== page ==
Tape is something you can use in so many ways. From electrical to packing to masking to other kinds, tape is a multi-faceted tool that no toolbox or utility drawer should be without. But not all tapes are the same—and for a good reason, too. Different jobs have different demands, so here are the different types of tape and what they’re used for.
Duct tape—is there nothing it can’t do? While people used to only use it for temporary repairs, duct tape now lends itself to a bevy of creative projects, from prom dresses and tuxes to wallets. However, it’s intended for sealing up and securing things until you can implement a better solution. If you’ve wondered about the name, it’s because the original duct tape contained cotton duck cloth. However, that had nothing to do with waterfowl. The original spelling and pronunciation came from the Dutch word doek, which means “linen canvas.” Producers make modern duct tape from polyethylene material with water-resistant properties.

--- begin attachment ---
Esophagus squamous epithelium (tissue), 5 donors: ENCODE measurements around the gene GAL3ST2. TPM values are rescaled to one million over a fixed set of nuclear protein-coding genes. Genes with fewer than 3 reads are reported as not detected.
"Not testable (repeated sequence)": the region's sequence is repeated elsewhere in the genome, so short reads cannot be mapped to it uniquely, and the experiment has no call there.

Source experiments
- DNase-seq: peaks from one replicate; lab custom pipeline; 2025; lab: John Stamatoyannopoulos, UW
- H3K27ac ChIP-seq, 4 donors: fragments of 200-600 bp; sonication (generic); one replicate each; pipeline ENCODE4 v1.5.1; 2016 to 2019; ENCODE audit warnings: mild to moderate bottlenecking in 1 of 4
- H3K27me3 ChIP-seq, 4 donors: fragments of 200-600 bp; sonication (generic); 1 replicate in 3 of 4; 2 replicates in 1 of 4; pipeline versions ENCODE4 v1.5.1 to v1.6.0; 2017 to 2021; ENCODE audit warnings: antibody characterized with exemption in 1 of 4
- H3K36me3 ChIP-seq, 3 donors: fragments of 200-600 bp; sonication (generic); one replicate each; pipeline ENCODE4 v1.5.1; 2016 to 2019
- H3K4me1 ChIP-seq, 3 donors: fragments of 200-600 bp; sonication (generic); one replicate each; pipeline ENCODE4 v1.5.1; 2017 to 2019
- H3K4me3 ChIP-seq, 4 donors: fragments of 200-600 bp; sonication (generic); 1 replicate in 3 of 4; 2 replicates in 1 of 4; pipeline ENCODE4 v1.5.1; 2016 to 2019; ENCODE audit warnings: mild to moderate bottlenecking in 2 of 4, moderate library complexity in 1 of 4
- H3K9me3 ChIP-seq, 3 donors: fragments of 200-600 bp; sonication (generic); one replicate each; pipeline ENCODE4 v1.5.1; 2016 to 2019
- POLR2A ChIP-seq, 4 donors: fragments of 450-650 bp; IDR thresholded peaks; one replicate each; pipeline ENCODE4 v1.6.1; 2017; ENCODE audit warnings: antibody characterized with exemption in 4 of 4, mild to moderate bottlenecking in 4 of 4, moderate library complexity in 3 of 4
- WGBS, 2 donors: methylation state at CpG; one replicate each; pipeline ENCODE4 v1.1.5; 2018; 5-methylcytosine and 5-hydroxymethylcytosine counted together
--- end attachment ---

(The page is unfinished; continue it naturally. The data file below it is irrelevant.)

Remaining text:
When considering the different types of tape and what they’re used for, know that one can’t always substitute for another. When it comes to packaging, pick your tape carefully. You need a tape that sticks and stays stuck to the packaging, keeping the contents in and the elements out. Some plastic packing tapes are strong, but they risk coming loose in transit when exposed to water. Gummed Kraft paper tape is your best bet for mailing packages. When moistened, the adhesive forms an immediate and powerful bond that won’t loosen, providing an extra layer of security.
Thin, easily applied and removed masking tape is terrible for packing, storage, and other jobs that require a firm hold. On the other hand, it’s perfect for painting and other art projects that require you to mark off and protect elements you don’t want to paint. The most famous iteration of masking tape is the blue kind that house painters use. It comes in other colors, too, lending itself to temporary art projects and more. However, if you’re considering using it to ship a package, forget about it.
Safety first is electrical tape’s motto. The purpose is in its name for electrical tape, which consists of various non-conductive materials, including fiberglass, plastic, and vinyl. You can use this pressure-sensitive tape to wrap and insulate wires that conduct electricity. The vinyl, plastic, or fiberglass prevents shocks and overheating from exposed wires and provides a powerful and long-term protective grip.
Finding the right tape for a job is important. Levels of strength, adhesion, conductivity, and durability make all the difference. But when you find the right tape, stick with it!